I know making the case on the merits can work, because other people did it for me. I grew up reading The Cider House Rules and donating to Planned Parenthood. My first protest march was a pro-choice one that my mother says I attended in utero. When I went to college, for the first time I met pro-lifers who talked about being pro-lifers, and I didn’t hesitate to pick a fight. When my college’s pro-life group began a “Baby Lucy” postering campaign, plastering fetal-development pictures all over the campus every week, I whipped up a counter-protest. I tried to find a fetal-cat ultrasound I could plausibly juxtapose with “Lucy” to suggest that you couldn’t tell human from animal. (It was tougher than I anticipated to find a picture that wasn’t obviously different.)
I knew the pro-lifers—I grappled with some of them every Tuesday and Thursday in our debate group. I didn’t make a secret that the new posters were mine. They didn’t respond by tearing them down or trying to find a referee to work. They took my confrontation as an invitation to a dialogue—a conversation that lasted for years until I finally changed my mind.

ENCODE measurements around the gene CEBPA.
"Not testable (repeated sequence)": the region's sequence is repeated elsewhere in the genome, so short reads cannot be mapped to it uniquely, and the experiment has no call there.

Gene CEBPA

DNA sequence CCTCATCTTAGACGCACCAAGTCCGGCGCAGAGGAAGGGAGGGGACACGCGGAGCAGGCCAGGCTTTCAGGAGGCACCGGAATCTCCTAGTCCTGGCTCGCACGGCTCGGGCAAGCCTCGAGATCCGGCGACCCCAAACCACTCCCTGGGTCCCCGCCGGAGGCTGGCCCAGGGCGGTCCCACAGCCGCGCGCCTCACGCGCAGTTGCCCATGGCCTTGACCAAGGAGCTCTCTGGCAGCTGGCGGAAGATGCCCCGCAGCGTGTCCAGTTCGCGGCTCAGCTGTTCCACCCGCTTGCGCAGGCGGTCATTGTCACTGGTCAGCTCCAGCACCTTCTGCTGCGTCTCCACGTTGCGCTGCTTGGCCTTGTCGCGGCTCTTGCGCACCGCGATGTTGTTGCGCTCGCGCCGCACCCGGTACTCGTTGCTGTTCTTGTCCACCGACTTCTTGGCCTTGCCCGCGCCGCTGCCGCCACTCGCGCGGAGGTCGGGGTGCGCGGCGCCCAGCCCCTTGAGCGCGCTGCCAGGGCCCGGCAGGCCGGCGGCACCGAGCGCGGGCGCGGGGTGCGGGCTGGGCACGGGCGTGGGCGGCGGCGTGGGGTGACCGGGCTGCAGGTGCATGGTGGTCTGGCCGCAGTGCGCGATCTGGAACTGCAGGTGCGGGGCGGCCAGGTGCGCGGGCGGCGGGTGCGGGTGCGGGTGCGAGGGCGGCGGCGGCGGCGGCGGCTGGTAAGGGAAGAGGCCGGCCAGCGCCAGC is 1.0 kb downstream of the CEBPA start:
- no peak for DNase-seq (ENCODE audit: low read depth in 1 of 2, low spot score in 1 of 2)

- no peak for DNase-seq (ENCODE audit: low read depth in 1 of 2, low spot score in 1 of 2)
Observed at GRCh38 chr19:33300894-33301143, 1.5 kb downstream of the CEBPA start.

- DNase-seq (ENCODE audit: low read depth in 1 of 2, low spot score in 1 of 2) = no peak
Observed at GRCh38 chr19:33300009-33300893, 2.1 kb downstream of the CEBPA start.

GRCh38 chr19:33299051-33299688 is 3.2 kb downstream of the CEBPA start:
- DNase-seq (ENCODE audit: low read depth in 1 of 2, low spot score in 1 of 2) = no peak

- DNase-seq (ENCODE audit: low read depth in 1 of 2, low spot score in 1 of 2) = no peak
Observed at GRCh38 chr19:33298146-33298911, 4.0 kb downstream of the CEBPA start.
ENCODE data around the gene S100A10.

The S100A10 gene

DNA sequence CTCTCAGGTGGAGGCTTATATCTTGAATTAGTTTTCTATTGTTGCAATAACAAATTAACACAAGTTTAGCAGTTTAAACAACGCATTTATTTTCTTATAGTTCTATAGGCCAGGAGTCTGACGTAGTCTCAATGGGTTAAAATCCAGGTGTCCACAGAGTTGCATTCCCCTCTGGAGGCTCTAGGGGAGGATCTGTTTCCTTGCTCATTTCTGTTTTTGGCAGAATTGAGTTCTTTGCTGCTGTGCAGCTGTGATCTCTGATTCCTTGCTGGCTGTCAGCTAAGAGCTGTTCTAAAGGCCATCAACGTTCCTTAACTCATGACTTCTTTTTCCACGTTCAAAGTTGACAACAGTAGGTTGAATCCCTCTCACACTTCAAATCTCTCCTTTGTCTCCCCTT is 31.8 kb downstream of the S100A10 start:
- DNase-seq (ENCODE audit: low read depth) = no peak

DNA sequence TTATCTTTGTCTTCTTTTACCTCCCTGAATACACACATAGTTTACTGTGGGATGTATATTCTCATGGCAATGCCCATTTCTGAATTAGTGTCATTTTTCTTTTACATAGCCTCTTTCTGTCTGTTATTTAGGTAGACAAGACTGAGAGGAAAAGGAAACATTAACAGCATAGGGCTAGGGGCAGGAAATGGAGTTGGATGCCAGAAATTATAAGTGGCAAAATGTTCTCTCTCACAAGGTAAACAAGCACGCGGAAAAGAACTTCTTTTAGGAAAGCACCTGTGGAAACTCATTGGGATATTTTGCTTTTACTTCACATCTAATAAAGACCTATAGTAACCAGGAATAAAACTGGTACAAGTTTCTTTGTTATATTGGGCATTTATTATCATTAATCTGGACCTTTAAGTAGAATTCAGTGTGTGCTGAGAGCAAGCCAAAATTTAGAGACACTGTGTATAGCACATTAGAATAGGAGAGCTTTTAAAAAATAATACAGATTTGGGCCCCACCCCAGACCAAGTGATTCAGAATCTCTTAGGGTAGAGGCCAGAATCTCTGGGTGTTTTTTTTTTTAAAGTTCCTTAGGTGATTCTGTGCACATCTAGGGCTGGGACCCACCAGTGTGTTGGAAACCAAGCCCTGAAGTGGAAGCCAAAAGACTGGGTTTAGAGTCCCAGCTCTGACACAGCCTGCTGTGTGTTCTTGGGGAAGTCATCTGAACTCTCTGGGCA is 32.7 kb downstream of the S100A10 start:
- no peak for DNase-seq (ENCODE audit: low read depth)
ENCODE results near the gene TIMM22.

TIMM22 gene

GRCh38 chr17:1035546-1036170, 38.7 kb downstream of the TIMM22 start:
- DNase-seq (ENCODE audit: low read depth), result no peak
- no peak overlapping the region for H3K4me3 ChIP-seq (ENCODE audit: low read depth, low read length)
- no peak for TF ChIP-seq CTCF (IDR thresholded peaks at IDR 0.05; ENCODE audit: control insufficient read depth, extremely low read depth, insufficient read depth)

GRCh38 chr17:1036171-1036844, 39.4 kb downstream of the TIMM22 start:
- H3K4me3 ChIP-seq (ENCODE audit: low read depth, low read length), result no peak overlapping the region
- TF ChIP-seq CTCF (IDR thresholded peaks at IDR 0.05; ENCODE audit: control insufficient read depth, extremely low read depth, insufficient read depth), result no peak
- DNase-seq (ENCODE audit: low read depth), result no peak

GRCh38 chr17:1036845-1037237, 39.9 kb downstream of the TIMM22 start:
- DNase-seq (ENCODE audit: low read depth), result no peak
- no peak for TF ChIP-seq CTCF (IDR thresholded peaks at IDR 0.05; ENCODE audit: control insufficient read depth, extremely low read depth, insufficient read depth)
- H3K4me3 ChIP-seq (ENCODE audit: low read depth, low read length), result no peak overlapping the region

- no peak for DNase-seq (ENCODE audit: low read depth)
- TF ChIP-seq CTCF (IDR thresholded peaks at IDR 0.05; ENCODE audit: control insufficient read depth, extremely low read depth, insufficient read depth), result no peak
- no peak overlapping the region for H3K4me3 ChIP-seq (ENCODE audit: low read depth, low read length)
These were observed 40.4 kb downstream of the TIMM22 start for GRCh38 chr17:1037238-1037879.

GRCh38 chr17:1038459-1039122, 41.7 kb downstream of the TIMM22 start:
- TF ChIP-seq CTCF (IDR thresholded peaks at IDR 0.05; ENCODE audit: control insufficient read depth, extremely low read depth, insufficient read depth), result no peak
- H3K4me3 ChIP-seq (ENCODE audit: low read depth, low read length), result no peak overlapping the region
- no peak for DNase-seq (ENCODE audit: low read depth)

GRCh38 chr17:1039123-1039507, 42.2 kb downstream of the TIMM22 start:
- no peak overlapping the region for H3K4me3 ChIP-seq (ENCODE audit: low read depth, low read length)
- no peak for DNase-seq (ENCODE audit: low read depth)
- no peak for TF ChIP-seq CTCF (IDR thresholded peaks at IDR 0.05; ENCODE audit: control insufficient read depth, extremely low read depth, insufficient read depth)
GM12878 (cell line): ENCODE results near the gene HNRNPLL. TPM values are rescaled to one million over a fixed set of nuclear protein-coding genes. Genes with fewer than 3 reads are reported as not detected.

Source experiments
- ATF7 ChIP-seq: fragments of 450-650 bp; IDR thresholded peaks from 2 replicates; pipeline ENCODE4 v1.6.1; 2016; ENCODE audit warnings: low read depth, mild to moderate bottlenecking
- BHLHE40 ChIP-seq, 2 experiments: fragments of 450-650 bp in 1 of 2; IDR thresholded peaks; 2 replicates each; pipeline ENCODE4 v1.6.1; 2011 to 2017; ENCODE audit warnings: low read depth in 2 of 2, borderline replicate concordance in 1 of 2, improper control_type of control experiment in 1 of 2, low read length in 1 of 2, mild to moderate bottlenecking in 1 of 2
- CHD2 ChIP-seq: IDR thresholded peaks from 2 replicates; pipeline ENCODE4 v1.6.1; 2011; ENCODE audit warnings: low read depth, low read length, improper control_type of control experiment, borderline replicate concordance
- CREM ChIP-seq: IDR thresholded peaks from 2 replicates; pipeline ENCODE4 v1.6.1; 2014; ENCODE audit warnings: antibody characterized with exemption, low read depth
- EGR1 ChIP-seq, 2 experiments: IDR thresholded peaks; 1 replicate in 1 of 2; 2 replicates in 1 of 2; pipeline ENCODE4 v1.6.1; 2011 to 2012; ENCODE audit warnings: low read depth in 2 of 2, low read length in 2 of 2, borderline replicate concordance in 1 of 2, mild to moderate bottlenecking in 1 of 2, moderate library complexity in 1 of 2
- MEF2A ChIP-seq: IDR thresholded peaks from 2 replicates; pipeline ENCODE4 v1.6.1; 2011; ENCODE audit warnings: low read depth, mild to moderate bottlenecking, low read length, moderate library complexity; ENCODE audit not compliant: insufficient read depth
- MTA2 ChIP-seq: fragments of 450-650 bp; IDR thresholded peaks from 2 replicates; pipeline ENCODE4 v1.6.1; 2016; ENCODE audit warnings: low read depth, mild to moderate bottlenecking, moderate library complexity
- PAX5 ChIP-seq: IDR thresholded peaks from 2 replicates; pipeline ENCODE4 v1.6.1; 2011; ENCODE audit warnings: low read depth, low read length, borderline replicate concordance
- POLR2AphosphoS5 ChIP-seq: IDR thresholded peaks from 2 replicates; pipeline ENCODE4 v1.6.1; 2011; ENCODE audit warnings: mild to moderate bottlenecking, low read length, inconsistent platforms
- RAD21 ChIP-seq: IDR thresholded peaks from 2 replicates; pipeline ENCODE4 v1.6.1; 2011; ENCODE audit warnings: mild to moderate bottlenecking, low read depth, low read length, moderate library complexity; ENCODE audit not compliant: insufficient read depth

Long before I decided that my pro-life peers were right, I realized they argued in good faith. That’s not the message people get when pro-life advocates and putatively pro-life politicians, unless cornered, avoid speaking about the moral worth of unborn babies. It’s not the message sent when pro-life advocates prioritize changing the rules for referenda over winning referenda. Trying to dodge democracy is an expression of despair.
Notre Dame’s 2020 study “How Americans Understand Abortion” found that people hear politicians talk about abortion on the news but that most have never had a conversation face-to-face about abortion. For many of the 217 interviewees, answering the questions of the sociologists administering the study was the most in-depth conversation on abortion they’d had in their lives. When one interviewer, following the script, wrapped up by asking, “Is there anything else you’d like to add or clarify that you think would really help us to understand your views?” a man participating in the study replied, “No, I don’t necessarily understand my views. So I will ask you to understand them.”
When I’ve gone to college campuses to lead debates on difficult topics, including abortion, the students have been generous with their willingness to field challenging, good-faith questions from their peers. Persuading our neighbors to see the child in the womb as a person requires us to see our neighbors as people. Like me, they want to act rightly, are open to persuasion (even if it may take years), and are capable of—even rejoice in—doing hard things for the sake of the vulnerable and the marginalized.
America will never be able to sustain a compromise that restricts abortion in theory but leaves almost all children in utero at risk. And heartbeat bills will never pass without a sustained campaign of compassion, neighbor to neighbor. Ultrasounds can change minds by showing the face of the child in the womb. Our opponents must also see our faces as we make the case personally and do so with love and sorrow.